Smiling lady on a bamboo ladder
Food & drink,  Kerala,  Sunday Stills

Gallery: in the Cardamom Hills of Kerala

There’s a clue in the name! The Cardamom Hills in Kerala are famous for the growing of their namesake spice and many others besides. Peppercorns, vanilla, cloves, nutmeg, cinnamon and more are grown on the small farms here. But also coffee and different fruits such as banana, avocado and jack fruit.

The main town of the region, Kumily, is surrounded by plantations. Many of them offer tourist visits, and their advertising hoardings lined the road as we arrived. Our tour company had arranged something slightly different for us. Their local agent here, Manu, has his own small plantation, which has been in his family for three generations, and he met us there to show us around.

The scent of spices hung in the air, so of course I’m sharing this visit with Terri for her Sunday Stills aroma theme.

We had arrived towards the end of the harvesting season for two of his main crops, pepper and coffee, so we only saw limited amounts of both still growing in the plantation but enough to be of interest. We also saw jack fruit, bananas, cloves, papaya, chillies, nutmeg, cardamom, cinnamon and vanilla. Our host explained how each was grown and harvested. Vanilla, for instance, has to be pollinated by hand as there are no natural pollinators; and the beans once picked must be fermented for days at precise temperatures; hence the high cost. And cardamom doesn’t have a specific harvest time as its berries ripen erratically. Some women were harvesting pepper as we passed, perched rather precariously on ladders propped against the trees up which the pepper vines climb.


After our walk Manu asked if we would be interested in seeing the small selection of spices they sell directly and we agreed as it seemed much better to make our purchases directly from the vendor (many of the spice shops in town sell produce that isn’t local but which can come from anywhere in India or indeed beyond). So we were invited into a room in his house, where we met his wife and daughters. He had lots of different spices, all grown on his small farm. We bought some black peppercorns and dried chillies as these were two of the crops we had seen growing.

We thoroughly enjoyed our walk with Manu and felt this was far better than the sort of commercialised guided tour we would have got at one of the other places we had passed.

I visited Kerala in 2017


  • wetanddustyroads

    Oh, many of my favourite spices are mentioned here – great to see the peppercorns on the trees! Jack fruit is something I’m not familiar with – do you know the taste of these?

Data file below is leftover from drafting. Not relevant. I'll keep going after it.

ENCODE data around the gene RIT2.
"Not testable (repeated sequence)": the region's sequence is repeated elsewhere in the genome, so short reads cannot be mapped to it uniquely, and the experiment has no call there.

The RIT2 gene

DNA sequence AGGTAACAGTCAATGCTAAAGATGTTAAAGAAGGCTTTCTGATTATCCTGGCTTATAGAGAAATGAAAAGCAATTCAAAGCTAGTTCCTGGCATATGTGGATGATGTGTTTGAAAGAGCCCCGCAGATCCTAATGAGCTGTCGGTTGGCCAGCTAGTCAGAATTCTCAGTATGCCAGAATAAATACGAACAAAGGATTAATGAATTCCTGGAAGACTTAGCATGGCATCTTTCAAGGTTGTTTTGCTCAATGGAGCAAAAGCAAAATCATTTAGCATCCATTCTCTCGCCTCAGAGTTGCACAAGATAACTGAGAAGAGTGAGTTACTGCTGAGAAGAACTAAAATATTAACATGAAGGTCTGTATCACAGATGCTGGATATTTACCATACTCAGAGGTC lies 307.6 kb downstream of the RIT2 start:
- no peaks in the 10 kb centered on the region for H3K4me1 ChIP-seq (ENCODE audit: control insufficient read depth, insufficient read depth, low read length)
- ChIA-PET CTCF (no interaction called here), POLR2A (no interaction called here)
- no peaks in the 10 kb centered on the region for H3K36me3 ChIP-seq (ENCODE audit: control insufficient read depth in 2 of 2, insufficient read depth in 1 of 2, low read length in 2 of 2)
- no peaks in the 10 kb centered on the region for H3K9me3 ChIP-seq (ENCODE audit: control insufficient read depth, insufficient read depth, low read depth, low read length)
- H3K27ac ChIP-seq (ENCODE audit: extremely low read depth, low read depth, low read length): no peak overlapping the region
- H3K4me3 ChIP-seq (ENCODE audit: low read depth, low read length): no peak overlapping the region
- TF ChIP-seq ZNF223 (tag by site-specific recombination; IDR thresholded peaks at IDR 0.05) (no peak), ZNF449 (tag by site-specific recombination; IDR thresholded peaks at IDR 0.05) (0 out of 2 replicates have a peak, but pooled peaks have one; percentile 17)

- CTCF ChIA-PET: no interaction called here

• photobyjohnbo

    I would have sworn there is another name for cardamom, but a short Internet search turned up nothing. In any case, I enjoyed reading about this spice that I have only heard of. 🙂

  • Leela Gopinath

    Well Sarah….you are in my home state of Kerala this time. Happy that you had a “spicy” trip. What you said is true, a trip with a small time farmer will be more authentic than the well advertised commercial ones. Lovely pictures…as usual


    A spice garden/spice farm tour is a kind of must-do when you get the opportunity, even though they’re sometimes a bit of a tourist trap. It’s impossible to make a visit without learning new stuff and coming away feeling edified and educated. Your point about buying there is very sound – I remember a farmer in Sri Lanka listing the “local spices” available on the market which aren’t grown anywhere on the island! We didn’t do Kerala on our one India tour so far but it’s definitely on our list.

  • leightontravels

    The Cardamom Hills (a lovely name) with its host of aromatic spices and tropical fruits must smell divine. Lovely photos, Sarah, that tell the story of your visit there. It is always good to know that small farmers are managing to survive and thrive in a world that does not favour small-time producers.

  • margaret21

    Ah, this was the Kerala I was fortunate enough to become acquainted with too. It’s good that these small producers still find their place in this world of Bigger is Better.

  • Terri Webster Schrandt

    How cool to actually see the spices and herbs growing and understanding more about them and how their grown, Sarah. I’ll bet it smelled amazing with all the scents hanging in the air. If you can believe, I don’t know what cardamom smells like, but I know it is a popular spice for many foods. Years back when we were on the Big Island of Hawaii, we toured KAU coffee plantation that grows Kona coffee alongside macadamia nuts. Wow, those smells were incredible, so your experience sounds wonderful. Thanks for sharing your aromatic post today!

    • Sarah Wilkie

      Thank you Terri – for the comment AND for the inspiration to share this 😀 Yes, the smells were wonderful, and it was really interesting to see these things growing, also to meet Manu and his family and learn about their lives here.

      • Veronica Rossi

        Hello Sarah, I’d love to know where exactly is Manu’s plantation please? I’m travelling in a month time and i’d love to visit Cardamom Hills!

        • Sarah Wilkie

          Hi Veronica! I’m really sorry but I can’t say – our toru company arranged the visit and a guide took us there. I only know it wasn’t far from Kumily. In any case, it was early 2017 when we visited, over six years ago, so it may not even still be there. But I know you’ll have a great time in this area and hopefully will find an interesting plantation to tour – there are so many there.

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